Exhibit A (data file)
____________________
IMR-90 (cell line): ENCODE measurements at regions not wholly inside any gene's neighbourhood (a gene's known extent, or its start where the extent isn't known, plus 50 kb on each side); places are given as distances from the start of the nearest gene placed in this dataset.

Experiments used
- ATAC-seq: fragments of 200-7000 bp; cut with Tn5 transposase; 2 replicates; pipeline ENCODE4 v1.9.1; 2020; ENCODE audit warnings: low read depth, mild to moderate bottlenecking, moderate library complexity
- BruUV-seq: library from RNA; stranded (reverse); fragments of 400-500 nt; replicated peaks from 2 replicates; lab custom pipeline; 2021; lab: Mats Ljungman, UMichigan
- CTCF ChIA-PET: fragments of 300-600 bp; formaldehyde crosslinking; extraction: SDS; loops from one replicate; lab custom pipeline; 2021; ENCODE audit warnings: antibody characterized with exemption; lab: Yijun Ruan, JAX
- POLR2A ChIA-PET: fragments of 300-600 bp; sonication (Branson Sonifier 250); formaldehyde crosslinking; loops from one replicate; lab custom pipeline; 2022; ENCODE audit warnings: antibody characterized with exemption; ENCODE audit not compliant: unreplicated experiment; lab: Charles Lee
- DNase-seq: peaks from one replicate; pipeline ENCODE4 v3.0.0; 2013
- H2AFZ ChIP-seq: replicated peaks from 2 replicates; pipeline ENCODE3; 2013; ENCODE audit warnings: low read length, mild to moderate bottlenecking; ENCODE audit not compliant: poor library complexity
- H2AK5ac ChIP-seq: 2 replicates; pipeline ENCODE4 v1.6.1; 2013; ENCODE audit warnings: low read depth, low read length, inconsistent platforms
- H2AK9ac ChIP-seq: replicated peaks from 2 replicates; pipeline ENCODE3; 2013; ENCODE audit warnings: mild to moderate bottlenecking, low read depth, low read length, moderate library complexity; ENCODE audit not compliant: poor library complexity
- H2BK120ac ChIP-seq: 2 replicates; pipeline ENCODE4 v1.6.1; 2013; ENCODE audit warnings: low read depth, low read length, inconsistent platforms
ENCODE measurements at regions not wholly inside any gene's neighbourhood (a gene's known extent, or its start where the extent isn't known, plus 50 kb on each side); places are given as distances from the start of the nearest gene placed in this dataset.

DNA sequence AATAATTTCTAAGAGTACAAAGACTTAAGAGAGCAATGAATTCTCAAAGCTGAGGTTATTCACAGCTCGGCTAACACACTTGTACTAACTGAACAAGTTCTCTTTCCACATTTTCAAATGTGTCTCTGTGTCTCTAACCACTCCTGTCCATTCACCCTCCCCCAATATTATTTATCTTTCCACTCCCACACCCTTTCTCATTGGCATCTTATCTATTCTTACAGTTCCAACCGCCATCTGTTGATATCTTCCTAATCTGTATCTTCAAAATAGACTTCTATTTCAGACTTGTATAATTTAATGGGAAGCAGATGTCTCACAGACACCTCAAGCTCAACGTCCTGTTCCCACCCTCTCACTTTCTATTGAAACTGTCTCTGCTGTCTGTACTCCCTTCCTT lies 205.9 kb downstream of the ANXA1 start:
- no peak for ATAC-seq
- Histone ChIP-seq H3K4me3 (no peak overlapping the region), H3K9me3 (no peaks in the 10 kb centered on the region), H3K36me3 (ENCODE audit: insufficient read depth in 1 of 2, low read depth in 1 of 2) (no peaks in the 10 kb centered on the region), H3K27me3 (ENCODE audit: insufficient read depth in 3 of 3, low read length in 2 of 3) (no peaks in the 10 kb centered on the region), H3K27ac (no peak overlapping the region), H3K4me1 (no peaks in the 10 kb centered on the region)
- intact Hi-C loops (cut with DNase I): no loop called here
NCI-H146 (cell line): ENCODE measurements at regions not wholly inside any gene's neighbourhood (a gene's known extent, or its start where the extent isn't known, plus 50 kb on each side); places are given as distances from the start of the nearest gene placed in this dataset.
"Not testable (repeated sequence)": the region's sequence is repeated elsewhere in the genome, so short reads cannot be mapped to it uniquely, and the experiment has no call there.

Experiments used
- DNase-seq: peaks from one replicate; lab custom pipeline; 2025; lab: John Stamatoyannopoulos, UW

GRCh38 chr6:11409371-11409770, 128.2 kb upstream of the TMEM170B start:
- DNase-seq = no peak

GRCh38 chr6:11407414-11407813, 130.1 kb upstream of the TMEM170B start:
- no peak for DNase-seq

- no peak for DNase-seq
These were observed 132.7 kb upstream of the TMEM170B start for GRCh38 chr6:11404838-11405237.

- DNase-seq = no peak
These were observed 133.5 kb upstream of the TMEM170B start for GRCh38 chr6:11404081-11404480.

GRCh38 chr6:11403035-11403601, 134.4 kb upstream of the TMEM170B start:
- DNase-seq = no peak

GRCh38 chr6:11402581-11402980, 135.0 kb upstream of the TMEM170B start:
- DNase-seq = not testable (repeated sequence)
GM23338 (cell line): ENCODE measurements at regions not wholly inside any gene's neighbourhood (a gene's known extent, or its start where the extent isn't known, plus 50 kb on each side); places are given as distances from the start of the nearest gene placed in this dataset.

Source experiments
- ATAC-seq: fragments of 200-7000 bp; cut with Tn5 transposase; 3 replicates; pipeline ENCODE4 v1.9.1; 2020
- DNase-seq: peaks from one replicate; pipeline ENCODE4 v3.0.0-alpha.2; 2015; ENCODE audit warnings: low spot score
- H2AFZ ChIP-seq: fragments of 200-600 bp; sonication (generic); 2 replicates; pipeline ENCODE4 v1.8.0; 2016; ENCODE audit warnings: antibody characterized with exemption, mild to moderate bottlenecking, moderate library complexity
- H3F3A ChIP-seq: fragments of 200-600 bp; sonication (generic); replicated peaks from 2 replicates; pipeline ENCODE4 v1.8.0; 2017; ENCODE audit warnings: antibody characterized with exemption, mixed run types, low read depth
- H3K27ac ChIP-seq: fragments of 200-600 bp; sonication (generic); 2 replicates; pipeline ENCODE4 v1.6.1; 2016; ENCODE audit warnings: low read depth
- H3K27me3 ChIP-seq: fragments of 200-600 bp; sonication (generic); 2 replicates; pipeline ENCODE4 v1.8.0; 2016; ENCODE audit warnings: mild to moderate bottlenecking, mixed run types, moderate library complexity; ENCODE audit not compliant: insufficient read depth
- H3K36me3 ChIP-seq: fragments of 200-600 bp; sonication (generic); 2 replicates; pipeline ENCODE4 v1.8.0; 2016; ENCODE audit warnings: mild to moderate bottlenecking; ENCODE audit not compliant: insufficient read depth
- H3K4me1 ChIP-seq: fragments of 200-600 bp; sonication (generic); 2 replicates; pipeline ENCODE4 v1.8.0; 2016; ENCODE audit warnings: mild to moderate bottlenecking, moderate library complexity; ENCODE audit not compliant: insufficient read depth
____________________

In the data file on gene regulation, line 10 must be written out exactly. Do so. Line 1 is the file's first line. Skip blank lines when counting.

- H2AK9ac ChIP-seq: replicated peaks from 2 replicates; pipeline ENCODE3; 2013; ENCODE audit warnings: mild to moderate bottlenecking, low read depth, low read length, moderate library complexity; ENCODE audit not compliant: poor library complexity